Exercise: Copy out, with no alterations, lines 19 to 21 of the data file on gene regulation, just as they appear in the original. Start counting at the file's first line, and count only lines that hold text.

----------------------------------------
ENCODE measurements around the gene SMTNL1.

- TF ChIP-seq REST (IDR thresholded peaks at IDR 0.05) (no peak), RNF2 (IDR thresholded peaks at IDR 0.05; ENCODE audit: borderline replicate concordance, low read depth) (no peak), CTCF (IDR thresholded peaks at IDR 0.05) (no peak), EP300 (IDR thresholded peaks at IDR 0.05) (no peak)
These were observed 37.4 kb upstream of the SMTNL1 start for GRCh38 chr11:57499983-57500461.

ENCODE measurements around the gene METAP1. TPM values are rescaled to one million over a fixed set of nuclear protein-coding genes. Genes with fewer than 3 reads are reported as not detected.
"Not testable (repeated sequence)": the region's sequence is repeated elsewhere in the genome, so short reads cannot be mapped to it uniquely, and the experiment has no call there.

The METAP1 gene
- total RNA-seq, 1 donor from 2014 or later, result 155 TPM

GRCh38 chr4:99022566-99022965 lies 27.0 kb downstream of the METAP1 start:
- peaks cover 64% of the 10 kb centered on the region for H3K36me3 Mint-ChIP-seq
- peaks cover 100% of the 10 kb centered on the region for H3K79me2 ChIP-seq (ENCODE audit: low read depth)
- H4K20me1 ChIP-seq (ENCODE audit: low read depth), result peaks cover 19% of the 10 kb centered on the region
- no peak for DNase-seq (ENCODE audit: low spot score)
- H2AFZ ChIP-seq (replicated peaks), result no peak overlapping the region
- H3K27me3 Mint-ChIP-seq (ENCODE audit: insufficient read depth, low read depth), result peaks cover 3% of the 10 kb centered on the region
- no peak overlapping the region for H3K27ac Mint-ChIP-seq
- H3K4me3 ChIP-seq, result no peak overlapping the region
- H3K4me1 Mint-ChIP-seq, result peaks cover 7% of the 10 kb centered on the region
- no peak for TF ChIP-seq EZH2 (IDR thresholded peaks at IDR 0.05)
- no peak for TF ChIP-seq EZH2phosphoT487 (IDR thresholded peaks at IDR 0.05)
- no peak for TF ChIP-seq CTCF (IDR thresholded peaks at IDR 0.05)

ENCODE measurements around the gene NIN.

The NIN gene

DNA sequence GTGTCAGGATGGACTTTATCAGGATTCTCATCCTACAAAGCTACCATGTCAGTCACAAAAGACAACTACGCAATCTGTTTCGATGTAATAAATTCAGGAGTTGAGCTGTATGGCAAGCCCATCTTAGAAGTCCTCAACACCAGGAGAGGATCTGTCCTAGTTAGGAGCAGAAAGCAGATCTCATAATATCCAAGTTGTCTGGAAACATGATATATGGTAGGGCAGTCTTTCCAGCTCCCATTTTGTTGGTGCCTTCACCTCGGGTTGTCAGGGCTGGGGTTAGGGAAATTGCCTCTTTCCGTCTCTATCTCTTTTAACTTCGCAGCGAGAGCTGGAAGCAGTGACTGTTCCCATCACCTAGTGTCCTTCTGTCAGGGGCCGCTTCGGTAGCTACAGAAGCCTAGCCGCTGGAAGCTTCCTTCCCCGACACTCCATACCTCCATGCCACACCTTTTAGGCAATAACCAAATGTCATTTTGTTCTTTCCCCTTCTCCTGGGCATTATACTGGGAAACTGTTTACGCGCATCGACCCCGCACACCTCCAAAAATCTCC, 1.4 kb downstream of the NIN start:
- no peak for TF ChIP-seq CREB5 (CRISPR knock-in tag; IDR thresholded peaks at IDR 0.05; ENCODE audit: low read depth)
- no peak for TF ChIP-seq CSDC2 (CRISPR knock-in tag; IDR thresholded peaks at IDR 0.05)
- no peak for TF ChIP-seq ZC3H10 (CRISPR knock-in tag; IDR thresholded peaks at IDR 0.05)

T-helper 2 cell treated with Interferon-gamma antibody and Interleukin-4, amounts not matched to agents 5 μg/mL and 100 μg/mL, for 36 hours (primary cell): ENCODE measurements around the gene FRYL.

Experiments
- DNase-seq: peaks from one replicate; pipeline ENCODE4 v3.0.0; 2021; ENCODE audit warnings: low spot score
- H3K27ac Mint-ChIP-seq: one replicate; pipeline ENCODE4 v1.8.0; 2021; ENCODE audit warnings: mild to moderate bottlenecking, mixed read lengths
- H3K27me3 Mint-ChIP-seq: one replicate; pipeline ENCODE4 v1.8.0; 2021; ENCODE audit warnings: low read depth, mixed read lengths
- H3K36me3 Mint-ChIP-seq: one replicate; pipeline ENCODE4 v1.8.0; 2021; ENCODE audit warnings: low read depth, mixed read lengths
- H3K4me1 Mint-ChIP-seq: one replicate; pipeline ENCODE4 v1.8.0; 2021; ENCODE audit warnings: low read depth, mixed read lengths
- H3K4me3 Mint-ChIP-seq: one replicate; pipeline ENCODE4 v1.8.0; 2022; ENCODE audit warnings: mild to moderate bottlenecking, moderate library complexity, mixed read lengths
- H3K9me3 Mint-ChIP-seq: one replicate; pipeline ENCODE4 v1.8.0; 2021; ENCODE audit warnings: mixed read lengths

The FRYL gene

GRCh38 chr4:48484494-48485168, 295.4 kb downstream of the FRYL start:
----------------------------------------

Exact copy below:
- no peak for TF ChIP-seq EZH2phosphoT487 (IDR thresholded peaks at IDR 0.05)
- no peak for TF ChIP-seq CTCF (IDR thresholded peaks at IDR 0.05)

ENCODE measurements around the gene NIN.